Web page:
What is the conception in South Africa? I should hate to be unfair to it, but we cannot be blind to the fact that a very large body of opinion in South Africa condemns the policy with great severity. They say it is quite fair to describe it as a policy which regards the native as a helot, and its general spirit is indicated by the admitted hostility to the Whitehall conception of trusteeship. Liberal opinion in South Africa regards it as economically fallacious also, and, moreover, it fears that native resentment is growing. Some say that great secret societies are spreading, and even the easygoing Bantu revolts against a policy which seems to deny his rights, and debars him from using his powers of earning the reward of industry solely because of the colour of his skin. The danger of that policy should be obvious. I think it is fair to say that the difference between Whitehall administration and that which I have described is that the policy of Whitehall varies in method but the South African policy differs entirely from Whitehall in principle. We are even compelled to compare the condition of the blacks in that part of the world with their condition in the United States where, with all the handicaps that they suffer there, they are allowed to develop economically and in education, and where they have advanced a very long way.

Now let me for a moment come to the recent development which is the most important, the development represented by the claim that colour bar legislation shall apply not only in South Africa but shall extend to the north to the contiguous countries of South Central Africa. A responsible Minister lately urged, not for the first time, that legislation in South Africa must be racial and must be not only the South African policy but the African policy. I submit that there are many reasons why this claim is not sound. One is that the policy may be reversed. There is even a member of the South African Government who is in very strong opposition to the policy and expresses his opposition. South African newspapers and many organised bodies of importance are against it and Church circles are in marked opposition. The English Church, it is interesting to note, has spoken with no uncertain voice in the Episcopal Synod. It resolved that the Church is committed up to the hilt to advocate the advancement and development ment of all men, irrespective of race, to the furthest point to which they prove themselves capable of attaining. Let us be fair to the majority view. We must recognise that there is an element of fear which gives rise to the policy. On the other hand Liberal opinion holds that there is arising a "strangling of the best impulses of our race," to quote some words used in South Africa. British love of justice is becoming warped. The native sees a resolve to use him only as a means to white convenience, regardless of any effort on his part to acquire training and education. If it is possible that that more liberal section of opinion will come to the top—we have seen greater changes of opinion—then surely it is a time to avoid any hasty step.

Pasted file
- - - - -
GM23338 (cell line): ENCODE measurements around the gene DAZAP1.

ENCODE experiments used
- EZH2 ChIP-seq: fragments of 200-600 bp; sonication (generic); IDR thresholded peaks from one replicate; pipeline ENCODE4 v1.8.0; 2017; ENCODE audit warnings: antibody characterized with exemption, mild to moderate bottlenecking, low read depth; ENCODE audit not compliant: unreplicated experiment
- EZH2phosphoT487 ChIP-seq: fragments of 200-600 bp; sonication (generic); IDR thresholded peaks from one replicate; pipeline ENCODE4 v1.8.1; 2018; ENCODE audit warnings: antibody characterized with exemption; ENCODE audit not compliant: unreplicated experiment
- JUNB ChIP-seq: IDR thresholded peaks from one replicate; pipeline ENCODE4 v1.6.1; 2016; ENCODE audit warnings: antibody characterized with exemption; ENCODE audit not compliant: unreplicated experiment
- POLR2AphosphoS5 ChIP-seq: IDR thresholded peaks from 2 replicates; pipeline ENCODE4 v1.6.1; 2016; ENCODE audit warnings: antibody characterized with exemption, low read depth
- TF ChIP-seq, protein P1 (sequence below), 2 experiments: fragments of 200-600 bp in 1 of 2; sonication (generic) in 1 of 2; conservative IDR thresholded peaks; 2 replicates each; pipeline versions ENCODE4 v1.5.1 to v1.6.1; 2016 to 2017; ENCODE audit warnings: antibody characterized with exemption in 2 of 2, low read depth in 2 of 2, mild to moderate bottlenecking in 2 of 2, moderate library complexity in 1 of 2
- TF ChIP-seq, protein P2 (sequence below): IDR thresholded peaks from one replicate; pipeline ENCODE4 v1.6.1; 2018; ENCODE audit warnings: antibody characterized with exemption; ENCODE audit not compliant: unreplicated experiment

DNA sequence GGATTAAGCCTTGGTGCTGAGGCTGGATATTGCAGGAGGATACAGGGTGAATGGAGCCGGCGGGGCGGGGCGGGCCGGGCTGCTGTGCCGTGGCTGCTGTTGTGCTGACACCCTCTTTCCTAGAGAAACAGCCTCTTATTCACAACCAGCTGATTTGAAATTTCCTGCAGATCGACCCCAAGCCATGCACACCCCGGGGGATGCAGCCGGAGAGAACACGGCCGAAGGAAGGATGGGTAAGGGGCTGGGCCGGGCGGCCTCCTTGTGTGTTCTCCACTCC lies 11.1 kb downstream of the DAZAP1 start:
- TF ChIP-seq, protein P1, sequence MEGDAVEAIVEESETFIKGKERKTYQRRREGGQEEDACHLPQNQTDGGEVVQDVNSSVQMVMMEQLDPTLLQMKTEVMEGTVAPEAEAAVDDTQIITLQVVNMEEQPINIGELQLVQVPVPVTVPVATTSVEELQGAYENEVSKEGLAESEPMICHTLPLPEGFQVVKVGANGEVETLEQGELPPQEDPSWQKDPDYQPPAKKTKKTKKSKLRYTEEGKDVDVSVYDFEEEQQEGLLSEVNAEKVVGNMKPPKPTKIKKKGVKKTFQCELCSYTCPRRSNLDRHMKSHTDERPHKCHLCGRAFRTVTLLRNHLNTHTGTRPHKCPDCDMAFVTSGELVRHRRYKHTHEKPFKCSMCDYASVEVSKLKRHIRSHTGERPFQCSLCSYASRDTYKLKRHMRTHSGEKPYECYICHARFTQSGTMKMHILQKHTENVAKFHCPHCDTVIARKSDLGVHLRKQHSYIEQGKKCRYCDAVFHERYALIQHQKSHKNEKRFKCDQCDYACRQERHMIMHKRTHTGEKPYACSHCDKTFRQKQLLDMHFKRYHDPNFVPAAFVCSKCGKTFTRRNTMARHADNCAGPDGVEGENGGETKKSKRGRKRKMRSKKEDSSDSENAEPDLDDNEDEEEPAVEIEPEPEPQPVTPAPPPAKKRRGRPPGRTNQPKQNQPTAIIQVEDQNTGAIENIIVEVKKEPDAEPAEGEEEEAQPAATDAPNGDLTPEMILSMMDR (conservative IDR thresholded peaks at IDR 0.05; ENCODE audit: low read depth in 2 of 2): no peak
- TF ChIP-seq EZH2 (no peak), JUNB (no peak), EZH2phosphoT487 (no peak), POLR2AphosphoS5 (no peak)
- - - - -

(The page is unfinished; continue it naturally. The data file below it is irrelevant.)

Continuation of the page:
The claim is surely inadmissible, because if it were granted there would be a corresponding claim of the Colonial Secretary in London to a voice in the policy of South Africa. I take my stand on the Statute of Westminster, and recognise that each Dominion has its absolute independence. Great Britain is independent, too, and we as citizens of Great Britain must assert the independence of Whitehall. We ought to view with the greatest apprehension the claim to alter the relatively liberal policy which the Colonial Office has adopted, and to which Mr. Ormsby-Gore is a real and very specially informed friend. I should like to strengthen his hands against the encroachment of the narrower idea. No doubt the Statute of Westminster gives total independence, but this does not mean that the Empire should not consult on general principles. There should be a sifting and pooling of ideas and of information as to the meaning of trusteeship as it has been laid down in many solemn declarations by the Government of this country. It behoves us, when each Dominion has an absolute right to its opinion, to treat differences with the most delicate respect, but it would be a disservice to Imperial harmony if we were to allow any Dominion to be unaware of the strength of feeling in this country in support of the Colonial Office idea of trusteeship.

The Conference might build on that groundwork and the groundwork also of treaties with natives, and of the utterances of men like Milner and Cromer.

It would have for a background the traditions which have inspired confidence in the British race in Africa. I need not remind your Lordships how closely it was defined in the White Paper of 1923, where we learned: His Majesty's Government think it necessary definitely to record their considered opinion that the interests of the natives must be paramount, and that if and when those interests and the interests of immigrant races should conflict, the former should prevail. The main problem has been solved, my Lords, in other parts of the Empire, in all parts of the Empire except in Africa. If it is not dealt with in Africa we may drift to serious disaster. The importance of colour is a question easy to realise when we remember that the Empire is a coloured Empire. Out of the countless millions of the Empire, the vast majority are coloured and we cannot hope to weld the Empire into harmony if parts of it create violent conflict. If Whitehall were to allow itself to accept a policy of marked retrogression from that which it has hitherto adopted, or anything in the nature of a repressive policy, then we should be saying good-bye to the ideal which was expressed long ago in one of the utterances of Queen Victoria regarding the native population of Africa—" In their contentment shall be our security." I beg to move.